Uniformly Cauchy Sequences of Functions

# Uniformly Cauchy Sequences of Functions

Recall from the Pointwise Cauchy Sequences of Functions page that a sequence of functions $(f_n(x))_{n=1}^{\infty}$ with common domain $X$ is said to be pointwise Cauchy if for all $\epsilon > 0$ and for all $x \in X$ there exists an $N \in \mathbb{N}$ such that if $m, n \geq N$ then:

(1)\begin{align} \quad \mid f_m(x) - f_n(x) \mid < \epsilon \end{align}

In other words, the sequence of functions $(f_n(x))_{n=1}^{\infty}$ is pointwise Cauchy if for each $x_0 \in X$ the numerical sequence $(f_n(x_0))_{n=1}^{\infty}$ is Cauchy.

We can also similarly define a sequence of functions that is uniformly Cauchy.

Definition: A sequence of real-valued functions $(f_n(x))_{n=1}^{\infty}$ with common domain $X$ is said to be uniformly Cauchy if for all $\epsilon > 0$ there exists an $N \in \mathbb{N}$ such that if $m, n \geq N$ then for all $x \in X$ we have that $\mid f_m(x) - f_n(x) \mid < \epsilon$. |

We now look at a very important theorem which states that a sequence of real-valued functions is uniformly Cauchy if and only if it is uniformly convergent.

Theorem 1: A sequence of real-valued functions $(f_n(x))_{n=1}^{\infty}$ with common domain $X$ is uniformly Cauchy on $X$ if and only if it is uniformly convergent on $X$. |

**Proof:**Let $\epsilon > 0$ be given.

- $\Rightarrow$ Suppose that $(f_n(x))_{n=1}^{\infty}$ is uniformly Cauchy. Then for all $\epsilon_1 = \frac{\epsilon}{2} > 0$ there exists an $N \in \mathbb{N}$ such that if $m, n \geq N$ and for all $x \in X$ we have that:

\begin{align} \quad \mid f_m(x) - f_n(x) \mid < \epsilon_1 = \frac{\epsilon}{2} \quad (*) \end{align}

- Let $f(x) = \lim_{n \to \infty} f_n(x)$. We will show that $(f_n(x))_{n=1}^{\infty}$ converges uniformly to $f$. For $m \geq N$ and for $n = m + k \geq N$ we have that $(*)$ holds for all $x \in X$ and so:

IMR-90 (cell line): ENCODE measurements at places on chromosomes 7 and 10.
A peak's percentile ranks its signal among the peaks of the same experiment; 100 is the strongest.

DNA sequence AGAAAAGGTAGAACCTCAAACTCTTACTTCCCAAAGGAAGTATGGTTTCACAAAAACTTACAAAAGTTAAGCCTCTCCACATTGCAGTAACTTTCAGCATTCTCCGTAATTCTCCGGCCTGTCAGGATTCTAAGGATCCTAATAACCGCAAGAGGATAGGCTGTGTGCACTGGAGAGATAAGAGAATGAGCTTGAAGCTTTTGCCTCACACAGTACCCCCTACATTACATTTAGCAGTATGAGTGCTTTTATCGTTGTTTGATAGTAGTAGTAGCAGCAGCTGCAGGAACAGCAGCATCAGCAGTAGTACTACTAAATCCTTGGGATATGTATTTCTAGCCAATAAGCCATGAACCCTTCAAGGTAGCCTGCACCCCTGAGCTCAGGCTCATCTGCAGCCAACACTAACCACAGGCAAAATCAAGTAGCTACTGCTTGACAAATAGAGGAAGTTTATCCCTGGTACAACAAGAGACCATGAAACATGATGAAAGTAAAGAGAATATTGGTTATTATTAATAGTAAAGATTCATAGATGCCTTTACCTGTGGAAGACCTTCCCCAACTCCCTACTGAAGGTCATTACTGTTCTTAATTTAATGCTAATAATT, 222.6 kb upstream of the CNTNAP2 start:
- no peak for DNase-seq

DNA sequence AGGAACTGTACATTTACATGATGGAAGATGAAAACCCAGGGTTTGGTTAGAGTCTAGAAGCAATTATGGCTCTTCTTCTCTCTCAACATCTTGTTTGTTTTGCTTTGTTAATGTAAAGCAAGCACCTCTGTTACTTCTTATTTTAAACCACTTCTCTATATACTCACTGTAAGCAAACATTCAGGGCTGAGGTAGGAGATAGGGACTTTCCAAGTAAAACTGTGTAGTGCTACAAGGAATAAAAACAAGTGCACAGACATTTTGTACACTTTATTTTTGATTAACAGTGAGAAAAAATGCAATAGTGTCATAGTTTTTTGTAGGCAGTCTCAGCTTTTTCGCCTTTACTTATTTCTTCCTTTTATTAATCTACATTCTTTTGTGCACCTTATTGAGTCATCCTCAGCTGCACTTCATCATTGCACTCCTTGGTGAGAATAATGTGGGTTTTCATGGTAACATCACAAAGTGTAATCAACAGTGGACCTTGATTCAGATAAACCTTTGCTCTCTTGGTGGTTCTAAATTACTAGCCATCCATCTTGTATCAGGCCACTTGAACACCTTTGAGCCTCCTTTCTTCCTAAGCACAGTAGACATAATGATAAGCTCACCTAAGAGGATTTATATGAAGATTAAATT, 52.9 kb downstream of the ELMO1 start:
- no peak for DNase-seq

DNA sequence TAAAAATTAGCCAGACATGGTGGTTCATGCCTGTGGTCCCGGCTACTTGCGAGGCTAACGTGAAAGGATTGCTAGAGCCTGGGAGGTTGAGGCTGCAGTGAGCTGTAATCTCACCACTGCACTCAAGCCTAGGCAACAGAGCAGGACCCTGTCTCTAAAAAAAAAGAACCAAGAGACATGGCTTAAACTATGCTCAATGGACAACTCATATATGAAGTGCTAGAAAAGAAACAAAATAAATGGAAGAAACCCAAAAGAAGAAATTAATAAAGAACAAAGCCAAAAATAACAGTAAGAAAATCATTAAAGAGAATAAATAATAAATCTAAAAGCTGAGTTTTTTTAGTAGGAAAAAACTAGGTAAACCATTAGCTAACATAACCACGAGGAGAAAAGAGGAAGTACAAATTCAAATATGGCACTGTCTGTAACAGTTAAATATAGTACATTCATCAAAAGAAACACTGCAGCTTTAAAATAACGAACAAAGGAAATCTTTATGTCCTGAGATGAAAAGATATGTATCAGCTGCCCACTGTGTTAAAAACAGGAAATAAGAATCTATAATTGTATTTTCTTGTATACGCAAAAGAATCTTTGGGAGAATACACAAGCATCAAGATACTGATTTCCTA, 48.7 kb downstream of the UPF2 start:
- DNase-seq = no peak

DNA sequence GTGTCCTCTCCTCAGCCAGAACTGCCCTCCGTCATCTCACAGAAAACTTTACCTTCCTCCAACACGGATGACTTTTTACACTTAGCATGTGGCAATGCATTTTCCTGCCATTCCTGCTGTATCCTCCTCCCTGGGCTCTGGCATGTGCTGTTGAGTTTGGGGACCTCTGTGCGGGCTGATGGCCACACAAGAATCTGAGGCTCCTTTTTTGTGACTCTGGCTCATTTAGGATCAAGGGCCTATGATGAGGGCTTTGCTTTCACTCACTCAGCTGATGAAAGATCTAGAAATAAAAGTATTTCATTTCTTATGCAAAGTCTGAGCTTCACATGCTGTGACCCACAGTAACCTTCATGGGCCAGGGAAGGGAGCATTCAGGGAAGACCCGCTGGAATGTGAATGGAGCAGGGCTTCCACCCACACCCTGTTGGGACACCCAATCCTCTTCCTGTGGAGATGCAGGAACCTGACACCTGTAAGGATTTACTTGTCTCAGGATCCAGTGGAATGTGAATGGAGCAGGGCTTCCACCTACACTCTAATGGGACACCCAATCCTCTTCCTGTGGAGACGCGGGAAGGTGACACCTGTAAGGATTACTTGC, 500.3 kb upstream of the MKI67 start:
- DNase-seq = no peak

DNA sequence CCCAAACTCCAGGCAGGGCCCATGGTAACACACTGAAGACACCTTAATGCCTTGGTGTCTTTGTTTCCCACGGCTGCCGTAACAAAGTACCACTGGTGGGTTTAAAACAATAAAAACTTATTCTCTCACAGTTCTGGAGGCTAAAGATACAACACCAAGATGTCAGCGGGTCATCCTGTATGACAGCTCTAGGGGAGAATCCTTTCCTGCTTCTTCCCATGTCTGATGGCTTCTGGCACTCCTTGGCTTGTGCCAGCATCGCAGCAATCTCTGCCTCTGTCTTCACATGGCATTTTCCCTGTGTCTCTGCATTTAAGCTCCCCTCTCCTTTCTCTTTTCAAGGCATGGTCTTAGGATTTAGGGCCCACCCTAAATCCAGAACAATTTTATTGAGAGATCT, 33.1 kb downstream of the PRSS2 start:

\begin{align} \quad \mid f_m(x) - f(x) \mid = \lim_{k \to \infty} \mid f_m(x) - f_{m+k}(x) \mid \leq \frac{\epsilon}{2} < \epsilon \end{align}

- So for all $\epsilon > 0$ there exists an $N \in \mathbb{N}$ such that if $m \geq N$ and for all $x \in X$ we have that $\mid f_m(x) - f(x) \mid < \epsilon$, so $(f_n(x))_{n=1}^{\infty}$ is uniformly convergent.

- $\Leftarrow$ Suppose that $(f_n(x))_{n=1}^{\infty}$ is uniformly convergent to the limit function $f(x)$. Then for $\epsilon_1 = \frac{\epsilon}{2} > 0$ there exists an $N \in \mathbb{N}$ such that if $n \geq N$ we have that for all $x \in X$ that:

\begin{align} \quad \mid f_n(x) - f(x) \mid < \epsilon_1 = \frac{\epsilon}{2} \quad (**) \end{align}

- Take this $N$ and let $m, n \geq N$. Then by the triangle inequality we have that for all $x \in X$:

\begin{align} \quad \quad \mid f_m(x) - f_n(x) \mid = \mid f_m(x) - f(x) + f(x) - f_n(x) \mid \leq \mid f_m(x) - f(x) \mid + \mid f(x) - f_n(x) \mid < \epsilon_1 + \epsilon_1 = \frac{\epsilon}{2} + \frac{\epsilon}{2} = \epsilon \end{align}

- So for all $\epsilon > 0$ there exists an $N \in \mathbb{N}$ such that if $m, n \geq N$ and for all $x \in X$ we have that $\mid f_m(x) - f_n(x) \mid < \epsilon$, so $(f_n(x))_{n=1}^{\infty}$ is uniformly Cauchy. $\blacksquare$